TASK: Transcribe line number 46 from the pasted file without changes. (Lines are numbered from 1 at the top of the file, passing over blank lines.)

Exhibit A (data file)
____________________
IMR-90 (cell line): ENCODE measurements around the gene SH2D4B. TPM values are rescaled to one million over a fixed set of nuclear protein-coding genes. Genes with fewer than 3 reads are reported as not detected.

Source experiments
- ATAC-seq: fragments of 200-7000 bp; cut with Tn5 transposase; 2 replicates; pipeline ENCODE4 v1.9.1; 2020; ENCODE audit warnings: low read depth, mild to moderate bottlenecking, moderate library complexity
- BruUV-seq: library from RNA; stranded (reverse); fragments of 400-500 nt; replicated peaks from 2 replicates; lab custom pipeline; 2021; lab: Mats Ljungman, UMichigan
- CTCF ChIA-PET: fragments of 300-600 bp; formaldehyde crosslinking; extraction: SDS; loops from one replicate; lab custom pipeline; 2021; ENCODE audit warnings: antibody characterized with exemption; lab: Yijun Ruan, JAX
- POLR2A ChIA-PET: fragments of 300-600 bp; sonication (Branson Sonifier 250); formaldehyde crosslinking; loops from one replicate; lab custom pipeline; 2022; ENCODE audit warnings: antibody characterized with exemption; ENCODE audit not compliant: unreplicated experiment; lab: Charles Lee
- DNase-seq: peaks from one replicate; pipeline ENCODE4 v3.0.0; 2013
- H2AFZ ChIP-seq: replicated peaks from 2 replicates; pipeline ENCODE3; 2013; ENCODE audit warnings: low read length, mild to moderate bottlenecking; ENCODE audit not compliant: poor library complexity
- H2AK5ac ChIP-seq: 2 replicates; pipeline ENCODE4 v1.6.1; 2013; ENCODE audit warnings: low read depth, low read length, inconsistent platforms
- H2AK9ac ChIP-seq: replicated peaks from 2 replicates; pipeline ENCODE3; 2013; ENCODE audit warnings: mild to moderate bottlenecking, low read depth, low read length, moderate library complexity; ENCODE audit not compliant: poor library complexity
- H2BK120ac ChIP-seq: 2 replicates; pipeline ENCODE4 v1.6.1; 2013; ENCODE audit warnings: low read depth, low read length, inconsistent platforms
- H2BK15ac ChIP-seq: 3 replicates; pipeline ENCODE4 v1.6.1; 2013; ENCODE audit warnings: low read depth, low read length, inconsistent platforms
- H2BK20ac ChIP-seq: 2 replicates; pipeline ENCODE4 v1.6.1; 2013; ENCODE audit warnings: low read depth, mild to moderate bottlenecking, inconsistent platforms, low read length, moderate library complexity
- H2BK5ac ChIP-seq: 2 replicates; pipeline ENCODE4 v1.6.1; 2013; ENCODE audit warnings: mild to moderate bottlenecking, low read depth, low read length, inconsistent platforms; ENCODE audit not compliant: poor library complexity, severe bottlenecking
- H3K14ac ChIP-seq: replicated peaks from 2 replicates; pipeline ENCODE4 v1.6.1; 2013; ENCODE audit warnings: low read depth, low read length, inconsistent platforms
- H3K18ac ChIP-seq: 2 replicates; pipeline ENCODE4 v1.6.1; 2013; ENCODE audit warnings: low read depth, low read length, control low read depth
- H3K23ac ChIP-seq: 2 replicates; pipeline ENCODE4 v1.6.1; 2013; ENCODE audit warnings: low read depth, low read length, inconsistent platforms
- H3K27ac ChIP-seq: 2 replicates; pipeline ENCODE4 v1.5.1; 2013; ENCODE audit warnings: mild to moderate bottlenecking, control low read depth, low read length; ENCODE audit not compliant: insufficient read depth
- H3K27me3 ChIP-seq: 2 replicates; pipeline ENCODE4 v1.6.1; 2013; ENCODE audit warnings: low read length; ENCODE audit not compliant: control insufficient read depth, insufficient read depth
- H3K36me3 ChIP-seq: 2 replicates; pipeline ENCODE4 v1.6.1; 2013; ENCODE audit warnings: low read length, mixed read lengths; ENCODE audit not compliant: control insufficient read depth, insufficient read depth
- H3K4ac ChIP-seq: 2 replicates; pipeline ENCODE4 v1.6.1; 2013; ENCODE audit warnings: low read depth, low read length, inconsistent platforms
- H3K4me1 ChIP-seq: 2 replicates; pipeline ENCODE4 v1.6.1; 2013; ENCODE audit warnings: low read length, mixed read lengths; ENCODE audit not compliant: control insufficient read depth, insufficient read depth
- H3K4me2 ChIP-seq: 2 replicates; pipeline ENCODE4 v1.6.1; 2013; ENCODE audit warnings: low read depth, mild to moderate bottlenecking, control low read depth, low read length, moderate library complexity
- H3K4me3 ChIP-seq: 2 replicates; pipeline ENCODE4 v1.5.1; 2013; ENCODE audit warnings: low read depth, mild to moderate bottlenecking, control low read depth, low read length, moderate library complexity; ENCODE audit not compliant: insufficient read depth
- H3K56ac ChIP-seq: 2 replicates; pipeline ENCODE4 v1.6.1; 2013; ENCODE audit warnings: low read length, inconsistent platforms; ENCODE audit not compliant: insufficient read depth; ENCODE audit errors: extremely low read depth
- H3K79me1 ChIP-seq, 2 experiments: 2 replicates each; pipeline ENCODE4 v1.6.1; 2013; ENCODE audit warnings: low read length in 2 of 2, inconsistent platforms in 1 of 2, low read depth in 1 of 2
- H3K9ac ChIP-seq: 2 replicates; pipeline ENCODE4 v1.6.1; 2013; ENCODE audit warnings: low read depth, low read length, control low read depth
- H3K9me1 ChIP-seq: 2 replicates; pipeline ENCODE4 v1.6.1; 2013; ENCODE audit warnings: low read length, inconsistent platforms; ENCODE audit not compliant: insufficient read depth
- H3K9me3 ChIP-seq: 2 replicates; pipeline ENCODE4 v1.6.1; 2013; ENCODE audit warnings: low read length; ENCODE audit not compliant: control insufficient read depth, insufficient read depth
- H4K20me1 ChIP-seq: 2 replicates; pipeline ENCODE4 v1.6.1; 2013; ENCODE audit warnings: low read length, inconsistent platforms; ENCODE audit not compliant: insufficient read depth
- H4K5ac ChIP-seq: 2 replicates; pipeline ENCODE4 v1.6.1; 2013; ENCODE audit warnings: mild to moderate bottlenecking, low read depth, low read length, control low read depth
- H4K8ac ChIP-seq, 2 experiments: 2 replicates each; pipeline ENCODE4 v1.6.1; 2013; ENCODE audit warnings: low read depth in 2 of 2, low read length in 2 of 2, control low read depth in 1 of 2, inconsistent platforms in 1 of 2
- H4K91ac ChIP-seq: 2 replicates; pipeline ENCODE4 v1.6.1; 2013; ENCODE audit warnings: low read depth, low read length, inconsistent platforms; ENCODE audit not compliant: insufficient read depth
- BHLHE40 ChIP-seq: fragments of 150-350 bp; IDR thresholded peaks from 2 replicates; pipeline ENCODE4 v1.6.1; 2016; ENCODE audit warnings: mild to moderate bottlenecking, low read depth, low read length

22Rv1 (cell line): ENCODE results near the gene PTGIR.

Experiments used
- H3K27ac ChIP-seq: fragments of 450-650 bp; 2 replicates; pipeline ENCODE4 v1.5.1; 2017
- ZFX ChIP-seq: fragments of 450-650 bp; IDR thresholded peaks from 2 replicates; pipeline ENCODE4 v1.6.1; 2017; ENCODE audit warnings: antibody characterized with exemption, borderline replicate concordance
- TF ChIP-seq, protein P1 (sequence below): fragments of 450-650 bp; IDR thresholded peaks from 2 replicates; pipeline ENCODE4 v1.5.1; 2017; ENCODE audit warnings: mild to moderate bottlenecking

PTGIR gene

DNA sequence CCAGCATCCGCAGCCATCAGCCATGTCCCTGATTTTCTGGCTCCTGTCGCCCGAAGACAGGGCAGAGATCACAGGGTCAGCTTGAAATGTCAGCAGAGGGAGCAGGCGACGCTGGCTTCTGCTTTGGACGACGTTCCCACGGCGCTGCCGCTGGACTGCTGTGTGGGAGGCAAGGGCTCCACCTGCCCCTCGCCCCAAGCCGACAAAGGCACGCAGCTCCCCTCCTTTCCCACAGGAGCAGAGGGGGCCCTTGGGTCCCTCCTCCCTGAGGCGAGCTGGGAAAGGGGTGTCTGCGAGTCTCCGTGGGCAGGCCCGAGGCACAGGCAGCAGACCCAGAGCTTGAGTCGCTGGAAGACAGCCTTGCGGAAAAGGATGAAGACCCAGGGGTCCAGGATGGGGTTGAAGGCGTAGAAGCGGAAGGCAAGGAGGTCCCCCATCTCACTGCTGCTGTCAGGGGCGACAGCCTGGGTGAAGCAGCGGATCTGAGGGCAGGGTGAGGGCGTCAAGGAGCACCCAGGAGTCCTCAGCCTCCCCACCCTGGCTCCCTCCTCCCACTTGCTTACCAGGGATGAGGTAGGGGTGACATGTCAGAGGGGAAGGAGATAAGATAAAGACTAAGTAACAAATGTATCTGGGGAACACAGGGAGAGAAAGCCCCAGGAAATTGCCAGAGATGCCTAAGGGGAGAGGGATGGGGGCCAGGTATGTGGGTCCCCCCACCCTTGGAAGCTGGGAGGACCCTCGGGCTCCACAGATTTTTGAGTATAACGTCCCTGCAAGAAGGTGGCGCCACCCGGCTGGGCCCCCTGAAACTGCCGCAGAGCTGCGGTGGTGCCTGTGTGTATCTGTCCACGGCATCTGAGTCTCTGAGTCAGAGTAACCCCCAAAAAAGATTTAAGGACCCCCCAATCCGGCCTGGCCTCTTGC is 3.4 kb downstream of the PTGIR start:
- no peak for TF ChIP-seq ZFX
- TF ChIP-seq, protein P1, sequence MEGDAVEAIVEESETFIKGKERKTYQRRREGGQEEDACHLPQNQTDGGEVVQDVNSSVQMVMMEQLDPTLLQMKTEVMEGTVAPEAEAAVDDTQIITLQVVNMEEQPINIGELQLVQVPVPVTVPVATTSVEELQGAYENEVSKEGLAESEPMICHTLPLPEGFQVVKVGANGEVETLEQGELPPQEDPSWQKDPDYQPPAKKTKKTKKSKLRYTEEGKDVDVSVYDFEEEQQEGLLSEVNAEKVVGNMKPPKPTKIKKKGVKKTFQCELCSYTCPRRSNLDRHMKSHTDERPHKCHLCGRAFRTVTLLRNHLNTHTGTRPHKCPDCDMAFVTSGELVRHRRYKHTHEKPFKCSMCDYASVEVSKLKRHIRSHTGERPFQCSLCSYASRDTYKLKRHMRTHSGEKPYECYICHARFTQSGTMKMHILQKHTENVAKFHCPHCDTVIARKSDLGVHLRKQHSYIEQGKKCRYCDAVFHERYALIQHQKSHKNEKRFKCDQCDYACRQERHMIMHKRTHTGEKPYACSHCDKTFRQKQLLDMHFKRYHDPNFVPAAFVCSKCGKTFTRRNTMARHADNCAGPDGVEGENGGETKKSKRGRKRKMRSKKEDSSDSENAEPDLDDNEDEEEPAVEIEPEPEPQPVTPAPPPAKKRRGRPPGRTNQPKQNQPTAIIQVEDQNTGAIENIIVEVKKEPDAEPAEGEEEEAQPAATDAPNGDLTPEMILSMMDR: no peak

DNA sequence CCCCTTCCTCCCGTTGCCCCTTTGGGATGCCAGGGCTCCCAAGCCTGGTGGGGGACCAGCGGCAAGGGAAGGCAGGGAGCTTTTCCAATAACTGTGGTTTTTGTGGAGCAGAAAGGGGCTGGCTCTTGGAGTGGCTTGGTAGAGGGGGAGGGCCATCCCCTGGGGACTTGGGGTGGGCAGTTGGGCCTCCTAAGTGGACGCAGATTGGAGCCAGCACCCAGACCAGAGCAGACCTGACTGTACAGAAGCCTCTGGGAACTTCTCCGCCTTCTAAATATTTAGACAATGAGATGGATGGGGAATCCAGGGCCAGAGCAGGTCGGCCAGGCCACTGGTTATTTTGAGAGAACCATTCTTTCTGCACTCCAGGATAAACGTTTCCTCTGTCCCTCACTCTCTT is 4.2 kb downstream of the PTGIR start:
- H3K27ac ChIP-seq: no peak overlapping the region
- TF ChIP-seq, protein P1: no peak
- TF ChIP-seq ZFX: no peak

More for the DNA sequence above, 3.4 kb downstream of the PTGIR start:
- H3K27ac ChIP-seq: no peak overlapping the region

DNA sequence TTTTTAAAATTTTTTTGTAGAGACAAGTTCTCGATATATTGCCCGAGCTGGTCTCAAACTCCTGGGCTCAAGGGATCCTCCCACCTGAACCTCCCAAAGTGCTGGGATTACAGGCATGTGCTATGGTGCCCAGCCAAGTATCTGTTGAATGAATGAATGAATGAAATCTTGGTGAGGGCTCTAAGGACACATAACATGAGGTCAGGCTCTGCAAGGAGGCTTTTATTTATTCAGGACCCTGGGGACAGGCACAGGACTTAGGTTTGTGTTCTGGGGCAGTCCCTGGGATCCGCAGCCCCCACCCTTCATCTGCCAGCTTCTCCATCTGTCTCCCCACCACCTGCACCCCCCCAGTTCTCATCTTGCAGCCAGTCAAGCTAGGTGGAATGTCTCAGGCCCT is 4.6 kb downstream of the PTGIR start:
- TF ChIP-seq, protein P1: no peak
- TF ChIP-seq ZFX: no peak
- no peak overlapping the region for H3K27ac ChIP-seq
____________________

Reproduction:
- TF ChIP-seq, protein P1: no peak